Duke's victory inspires children.


When 2013 Travelers Championship winner Ken Duke was growing up, finishing atop a PGA Tour event never entered his mind. Duke was more concerned about being able to walk.

"I didn't really care about any sports,'' he said. "I wanted my life. I wanted to be just an average person and have a family. If anyone asked me if I wanted to be a professional athlete, I would have said, 'No chance. I have a back condition.' ''

As a seventh-grader in Arkansas, Duke was diagnosed during a routine checkup with scoliosis, a curvature of his spine. His spine had curved on his right side into his lung and caused shortness of breath and pain and limited his movement.

Duke was supposed to wear a back brace for 23 hours a day, but he admitted he took it off to play baseball, football, basketball and golf. By the time he turned 16, the curvature of spine had reached 72 degrees. So a 16-inch metal rod was attached to his spine to set the curve at 38 degrees for the rest of his life. He wore a body cast for the next six months.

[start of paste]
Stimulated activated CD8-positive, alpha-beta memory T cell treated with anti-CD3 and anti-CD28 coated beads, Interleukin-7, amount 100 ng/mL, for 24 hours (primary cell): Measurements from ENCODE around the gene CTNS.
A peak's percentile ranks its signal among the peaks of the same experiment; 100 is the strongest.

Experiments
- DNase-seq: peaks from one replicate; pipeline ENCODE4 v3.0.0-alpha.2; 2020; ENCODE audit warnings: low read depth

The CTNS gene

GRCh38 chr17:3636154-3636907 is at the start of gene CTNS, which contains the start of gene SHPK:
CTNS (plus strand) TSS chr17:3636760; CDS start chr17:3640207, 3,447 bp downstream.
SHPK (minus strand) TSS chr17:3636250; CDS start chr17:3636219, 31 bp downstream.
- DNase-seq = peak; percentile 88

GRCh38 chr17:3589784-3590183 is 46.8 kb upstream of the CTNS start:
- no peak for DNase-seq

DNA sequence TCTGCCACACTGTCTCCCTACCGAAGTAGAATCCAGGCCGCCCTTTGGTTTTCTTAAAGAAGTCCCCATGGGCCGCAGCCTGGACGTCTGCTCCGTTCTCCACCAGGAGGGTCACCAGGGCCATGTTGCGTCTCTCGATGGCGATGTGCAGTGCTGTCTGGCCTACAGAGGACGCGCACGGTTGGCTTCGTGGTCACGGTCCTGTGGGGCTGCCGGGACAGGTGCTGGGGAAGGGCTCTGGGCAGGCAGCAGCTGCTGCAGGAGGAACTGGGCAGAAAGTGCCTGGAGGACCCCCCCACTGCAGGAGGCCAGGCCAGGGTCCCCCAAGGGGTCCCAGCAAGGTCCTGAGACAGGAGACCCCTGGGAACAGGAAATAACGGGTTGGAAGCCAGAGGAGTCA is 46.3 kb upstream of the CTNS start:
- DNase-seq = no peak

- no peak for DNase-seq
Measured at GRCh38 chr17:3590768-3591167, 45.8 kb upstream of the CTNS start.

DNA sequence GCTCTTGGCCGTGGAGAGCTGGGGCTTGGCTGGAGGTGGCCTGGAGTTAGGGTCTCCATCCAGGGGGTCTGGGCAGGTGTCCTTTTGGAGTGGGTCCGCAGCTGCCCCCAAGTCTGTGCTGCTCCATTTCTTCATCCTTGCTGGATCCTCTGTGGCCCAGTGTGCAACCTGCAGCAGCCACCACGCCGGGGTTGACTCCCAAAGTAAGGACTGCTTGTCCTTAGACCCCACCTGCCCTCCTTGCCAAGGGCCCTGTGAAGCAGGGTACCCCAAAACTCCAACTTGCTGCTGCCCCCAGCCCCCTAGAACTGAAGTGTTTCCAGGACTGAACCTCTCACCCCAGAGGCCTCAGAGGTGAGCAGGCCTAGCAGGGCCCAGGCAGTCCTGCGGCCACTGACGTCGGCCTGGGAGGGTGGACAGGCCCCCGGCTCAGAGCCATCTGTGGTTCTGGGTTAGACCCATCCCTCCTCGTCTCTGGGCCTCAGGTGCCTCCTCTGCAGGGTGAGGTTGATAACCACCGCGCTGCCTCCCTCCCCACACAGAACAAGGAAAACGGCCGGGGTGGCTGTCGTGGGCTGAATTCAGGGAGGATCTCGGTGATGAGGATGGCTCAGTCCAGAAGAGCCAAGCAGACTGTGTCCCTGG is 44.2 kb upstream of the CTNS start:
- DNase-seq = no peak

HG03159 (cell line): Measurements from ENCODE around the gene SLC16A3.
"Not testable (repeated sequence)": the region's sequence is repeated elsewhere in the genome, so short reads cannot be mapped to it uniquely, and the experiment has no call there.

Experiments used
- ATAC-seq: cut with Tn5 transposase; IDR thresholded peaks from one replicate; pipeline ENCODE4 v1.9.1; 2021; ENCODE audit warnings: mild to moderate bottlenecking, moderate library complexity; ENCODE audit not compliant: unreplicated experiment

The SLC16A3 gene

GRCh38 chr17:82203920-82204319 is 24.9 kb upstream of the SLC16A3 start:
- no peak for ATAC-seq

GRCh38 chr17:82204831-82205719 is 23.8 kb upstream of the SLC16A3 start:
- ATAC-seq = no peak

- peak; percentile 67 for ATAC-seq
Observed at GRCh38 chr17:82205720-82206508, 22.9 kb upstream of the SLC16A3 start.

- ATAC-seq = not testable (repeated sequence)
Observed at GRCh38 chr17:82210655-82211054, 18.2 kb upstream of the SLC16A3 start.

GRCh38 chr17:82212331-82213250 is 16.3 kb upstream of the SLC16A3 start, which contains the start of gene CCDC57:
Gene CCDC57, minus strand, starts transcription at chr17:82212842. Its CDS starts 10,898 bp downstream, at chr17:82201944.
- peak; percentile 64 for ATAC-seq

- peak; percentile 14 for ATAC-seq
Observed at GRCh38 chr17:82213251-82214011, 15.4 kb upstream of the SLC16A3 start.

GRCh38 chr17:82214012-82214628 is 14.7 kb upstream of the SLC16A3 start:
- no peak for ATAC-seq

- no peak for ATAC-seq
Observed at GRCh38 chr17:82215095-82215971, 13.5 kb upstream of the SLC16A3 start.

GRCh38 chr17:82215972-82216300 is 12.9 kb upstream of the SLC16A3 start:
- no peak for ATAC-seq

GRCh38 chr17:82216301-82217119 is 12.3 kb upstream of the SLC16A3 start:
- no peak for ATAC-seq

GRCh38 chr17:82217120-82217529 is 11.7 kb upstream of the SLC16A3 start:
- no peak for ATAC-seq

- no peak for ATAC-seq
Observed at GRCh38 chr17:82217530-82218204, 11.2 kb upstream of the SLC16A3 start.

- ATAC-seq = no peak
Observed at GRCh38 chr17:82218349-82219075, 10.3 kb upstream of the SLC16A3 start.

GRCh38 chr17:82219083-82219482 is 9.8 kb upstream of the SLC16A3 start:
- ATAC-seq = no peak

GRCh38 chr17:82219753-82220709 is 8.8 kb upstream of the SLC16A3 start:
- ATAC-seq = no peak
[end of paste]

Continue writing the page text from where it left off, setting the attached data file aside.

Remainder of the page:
Duke didn't want his friends to see the scar on his back when he went swimming, but he eventually realized that he couldn't hide forever. Four months after his surgery, Duke received his doctor's permission to hit golf balls. He hit them from one knee with a 4-wood until his body cast was removed. Contact sports were ruled out, so he stuck with golf. He figured if he didn't make it as a pro golfer, he'd go into business, but he never had to make the switch.

"I just kept fighting and here we are,'' Duke said Tuesday when he returned to TPC River Highlands for media day, "and to be a winner is even better.''

The Travelers will be held June 19-22 this year.

Duke enjoys answering emails from children with scoliosis and calming their fears.

"It's not about me out here hitting golf balls,'' he said. "It's about talking to those guys and the younger kids and just saying, 'Everything's going to be OK.' ''

The metal rod limits Duke's backswing, so he had to learn how to play golf all over again. Duke turned pro in 1994, but it took him a decade of playing on the Web.com and Canadian tours and overseas to reach the PGA Tour. He never gave up. He always held out hope. What else would you expect from someone who was born in Hope, Ark.

After Duke won the Travelers, his wife, Michelle, was excited about earning the chance to take their family to Hawaii to watch him play in the Tournament of Champions, but Duke was more psyched about earning a shot to...

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